It never fails to surprise me that we (the Canadian people) can be duped so easily by slick politicians telling us they know better than we do. The three major political parties in our country are, unfortunately, just three sides of the middle. I have trouble believing that any of them can give us either more money in our pockets at the end of the month, or more for the money we do pay in taxes (without piling up more debt).

It is high time citizens discovered the fact that we are over-regulated and over-represented by politicians. Their feel-good social programs that treat the symptoms rather than the cause, not to mention the scandalous amounts of money wasted on other things, have resulted in giving us an unfair tax burden. State-run enterprises result in monopolies, which in the private sector would be looked upon as evil and greedy.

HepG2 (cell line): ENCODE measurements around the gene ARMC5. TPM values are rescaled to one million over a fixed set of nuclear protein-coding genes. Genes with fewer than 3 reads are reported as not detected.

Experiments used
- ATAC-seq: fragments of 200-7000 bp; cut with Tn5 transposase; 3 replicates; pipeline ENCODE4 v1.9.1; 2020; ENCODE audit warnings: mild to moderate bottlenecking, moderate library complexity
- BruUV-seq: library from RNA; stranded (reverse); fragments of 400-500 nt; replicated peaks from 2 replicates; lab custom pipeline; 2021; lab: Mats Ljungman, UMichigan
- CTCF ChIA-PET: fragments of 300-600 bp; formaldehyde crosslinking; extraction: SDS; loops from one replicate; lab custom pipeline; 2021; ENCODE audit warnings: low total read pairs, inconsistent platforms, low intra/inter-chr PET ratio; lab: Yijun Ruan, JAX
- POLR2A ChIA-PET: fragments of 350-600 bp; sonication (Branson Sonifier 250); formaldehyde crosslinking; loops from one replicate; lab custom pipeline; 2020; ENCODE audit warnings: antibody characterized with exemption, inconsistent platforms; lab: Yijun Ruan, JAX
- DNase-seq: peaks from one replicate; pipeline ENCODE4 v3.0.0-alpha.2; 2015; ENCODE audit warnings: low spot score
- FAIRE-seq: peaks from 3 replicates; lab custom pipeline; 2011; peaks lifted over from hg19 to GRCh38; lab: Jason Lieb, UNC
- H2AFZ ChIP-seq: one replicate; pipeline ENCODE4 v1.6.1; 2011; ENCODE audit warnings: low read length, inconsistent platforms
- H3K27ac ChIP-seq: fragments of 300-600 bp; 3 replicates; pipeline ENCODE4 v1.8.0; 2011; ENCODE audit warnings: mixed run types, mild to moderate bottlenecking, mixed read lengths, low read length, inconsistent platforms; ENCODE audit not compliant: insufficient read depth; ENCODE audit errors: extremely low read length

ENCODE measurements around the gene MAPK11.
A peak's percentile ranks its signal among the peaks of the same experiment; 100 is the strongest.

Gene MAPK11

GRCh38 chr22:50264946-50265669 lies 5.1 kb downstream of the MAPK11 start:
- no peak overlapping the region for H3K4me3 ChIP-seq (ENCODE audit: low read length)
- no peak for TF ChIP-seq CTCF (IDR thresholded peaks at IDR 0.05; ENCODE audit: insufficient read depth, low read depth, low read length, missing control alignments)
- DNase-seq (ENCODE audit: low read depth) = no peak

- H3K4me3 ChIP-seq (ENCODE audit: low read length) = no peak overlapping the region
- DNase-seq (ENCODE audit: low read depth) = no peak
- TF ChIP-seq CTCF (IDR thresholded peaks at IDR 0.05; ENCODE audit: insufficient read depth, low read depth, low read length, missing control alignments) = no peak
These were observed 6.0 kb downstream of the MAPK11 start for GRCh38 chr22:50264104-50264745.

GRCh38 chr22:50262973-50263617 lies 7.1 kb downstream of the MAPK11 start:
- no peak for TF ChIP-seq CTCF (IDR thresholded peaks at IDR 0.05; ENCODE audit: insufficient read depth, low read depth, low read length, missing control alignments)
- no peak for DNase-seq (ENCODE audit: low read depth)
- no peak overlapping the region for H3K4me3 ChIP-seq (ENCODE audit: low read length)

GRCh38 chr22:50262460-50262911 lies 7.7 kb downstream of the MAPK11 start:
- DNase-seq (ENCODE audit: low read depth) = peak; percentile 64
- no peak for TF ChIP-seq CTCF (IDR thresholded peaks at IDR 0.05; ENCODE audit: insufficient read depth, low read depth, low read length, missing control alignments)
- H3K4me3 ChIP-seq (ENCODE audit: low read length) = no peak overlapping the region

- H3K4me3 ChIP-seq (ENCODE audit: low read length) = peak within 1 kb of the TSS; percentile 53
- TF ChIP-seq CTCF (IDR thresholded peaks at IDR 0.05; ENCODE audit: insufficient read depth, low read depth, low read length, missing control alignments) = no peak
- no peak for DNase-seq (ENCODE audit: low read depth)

Do we really want people like these making decisions that impact our lives to such a great degree? I don't. They simply have too much power, and it's time to begin to shift that power away from the government.

- Michael Matheson
Stoney Creek


I can't believe that people in Ontario are being fooled by the Liberals. Dalton McGuinty is saying anything, promising anything to get elected. His job is on the line, so of course he'd do anything.

His policies are very similar to Ernie Eves actually, only we won't see tax cuts. To go from the mess we had before the Tories, to the shape of our province now, I have to ask, why change to something so unpredictable.

Choose change only means that Dalton chooses to change his mind whenever it will help him win. Don't trust this guy. This province is already heading in the right direction.

- Tanya Dunford
 Buckhorn